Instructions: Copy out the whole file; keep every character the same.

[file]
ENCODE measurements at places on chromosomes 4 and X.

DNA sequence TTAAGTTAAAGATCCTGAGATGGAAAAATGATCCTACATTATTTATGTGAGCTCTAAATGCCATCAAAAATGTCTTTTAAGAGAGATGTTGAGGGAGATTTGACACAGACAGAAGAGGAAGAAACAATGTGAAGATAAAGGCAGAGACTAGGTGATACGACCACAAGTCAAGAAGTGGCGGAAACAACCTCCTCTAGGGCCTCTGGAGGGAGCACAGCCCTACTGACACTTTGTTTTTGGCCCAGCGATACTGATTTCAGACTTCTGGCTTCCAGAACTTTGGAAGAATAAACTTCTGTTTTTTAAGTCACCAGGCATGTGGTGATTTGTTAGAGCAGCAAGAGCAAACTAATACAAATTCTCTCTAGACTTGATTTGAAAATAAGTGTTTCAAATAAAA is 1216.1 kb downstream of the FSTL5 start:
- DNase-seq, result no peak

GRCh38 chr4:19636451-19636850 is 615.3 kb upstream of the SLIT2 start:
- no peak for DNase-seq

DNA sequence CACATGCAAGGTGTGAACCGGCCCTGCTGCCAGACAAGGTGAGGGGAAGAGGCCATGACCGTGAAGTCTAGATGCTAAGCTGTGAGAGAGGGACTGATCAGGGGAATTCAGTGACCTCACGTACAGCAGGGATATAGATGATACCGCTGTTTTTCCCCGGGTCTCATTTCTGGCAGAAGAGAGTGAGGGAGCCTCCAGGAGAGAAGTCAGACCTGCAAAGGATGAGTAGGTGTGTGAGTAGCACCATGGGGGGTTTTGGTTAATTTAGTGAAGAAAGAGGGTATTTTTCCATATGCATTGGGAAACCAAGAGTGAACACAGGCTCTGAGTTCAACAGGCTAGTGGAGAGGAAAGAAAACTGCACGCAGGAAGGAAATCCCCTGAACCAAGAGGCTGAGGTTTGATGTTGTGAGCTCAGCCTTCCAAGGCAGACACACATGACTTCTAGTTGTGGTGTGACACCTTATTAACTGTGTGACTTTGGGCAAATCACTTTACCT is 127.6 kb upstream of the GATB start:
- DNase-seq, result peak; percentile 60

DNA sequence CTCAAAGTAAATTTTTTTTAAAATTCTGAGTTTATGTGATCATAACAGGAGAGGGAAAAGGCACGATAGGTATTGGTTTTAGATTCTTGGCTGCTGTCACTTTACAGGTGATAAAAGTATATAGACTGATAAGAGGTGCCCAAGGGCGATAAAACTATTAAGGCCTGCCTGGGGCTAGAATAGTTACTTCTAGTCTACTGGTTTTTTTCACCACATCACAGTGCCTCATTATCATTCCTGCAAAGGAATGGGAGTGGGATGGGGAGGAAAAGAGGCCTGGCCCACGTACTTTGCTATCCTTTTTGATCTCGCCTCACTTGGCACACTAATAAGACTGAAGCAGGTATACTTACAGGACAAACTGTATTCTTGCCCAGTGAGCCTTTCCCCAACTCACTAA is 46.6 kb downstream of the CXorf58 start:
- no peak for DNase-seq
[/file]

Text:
ENCODE measurements at places on chromosomes 4 and X.

DNA sequence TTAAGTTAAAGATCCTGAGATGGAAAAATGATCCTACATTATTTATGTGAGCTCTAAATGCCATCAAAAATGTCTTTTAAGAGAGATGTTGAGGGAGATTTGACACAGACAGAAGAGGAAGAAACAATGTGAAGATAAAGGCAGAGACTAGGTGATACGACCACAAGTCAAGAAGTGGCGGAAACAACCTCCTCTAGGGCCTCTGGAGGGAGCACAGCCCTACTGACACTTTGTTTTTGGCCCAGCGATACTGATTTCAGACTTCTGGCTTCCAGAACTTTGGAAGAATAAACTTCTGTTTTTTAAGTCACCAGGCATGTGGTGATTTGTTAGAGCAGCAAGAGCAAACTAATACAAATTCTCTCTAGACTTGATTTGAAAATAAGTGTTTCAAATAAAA is 1216.1 kb downstream of the FSTL5 start:
- DNase-seq, result no peak

GRCh38 chr4:19636451-19636850 is 615.3 kb upstream of the SLIT2 start:
- no peak for DNase-seq

DNA sequence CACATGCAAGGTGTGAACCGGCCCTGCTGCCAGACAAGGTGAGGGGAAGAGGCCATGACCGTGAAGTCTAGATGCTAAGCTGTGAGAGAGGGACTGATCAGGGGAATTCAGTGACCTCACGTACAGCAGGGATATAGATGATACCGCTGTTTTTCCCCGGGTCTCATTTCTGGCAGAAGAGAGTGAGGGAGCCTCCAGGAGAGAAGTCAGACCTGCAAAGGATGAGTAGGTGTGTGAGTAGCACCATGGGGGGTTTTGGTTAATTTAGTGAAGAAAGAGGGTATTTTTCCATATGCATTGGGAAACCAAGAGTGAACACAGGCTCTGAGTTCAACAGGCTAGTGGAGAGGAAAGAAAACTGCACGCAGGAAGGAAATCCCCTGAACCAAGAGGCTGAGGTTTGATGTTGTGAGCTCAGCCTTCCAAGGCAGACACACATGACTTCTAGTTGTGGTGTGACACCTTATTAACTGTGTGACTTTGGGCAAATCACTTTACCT is 127.6 kb upstream of the GATB start:
- DNase-seq, result peak; percentile 60

DNA sequence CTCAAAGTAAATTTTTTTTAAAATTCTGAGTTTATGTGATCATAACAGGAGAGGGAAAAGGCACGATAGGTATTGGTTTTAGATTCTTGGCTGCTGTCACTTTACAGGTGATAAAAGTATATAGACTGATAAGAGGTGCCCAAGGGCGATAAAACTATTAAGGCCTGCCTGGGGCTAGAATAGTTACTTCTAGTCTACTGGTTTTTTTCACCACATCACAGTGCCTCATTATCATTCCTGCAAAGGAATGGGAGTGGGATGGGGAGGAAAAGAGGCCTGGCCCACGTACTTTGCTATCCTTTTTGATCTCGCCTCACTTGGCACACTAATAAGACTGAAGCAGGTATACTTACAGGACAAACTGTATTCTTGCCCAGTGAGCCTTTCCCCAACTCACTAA is 46.6 kb downstream of the CXorf58 start:
- no peak for DNase-seq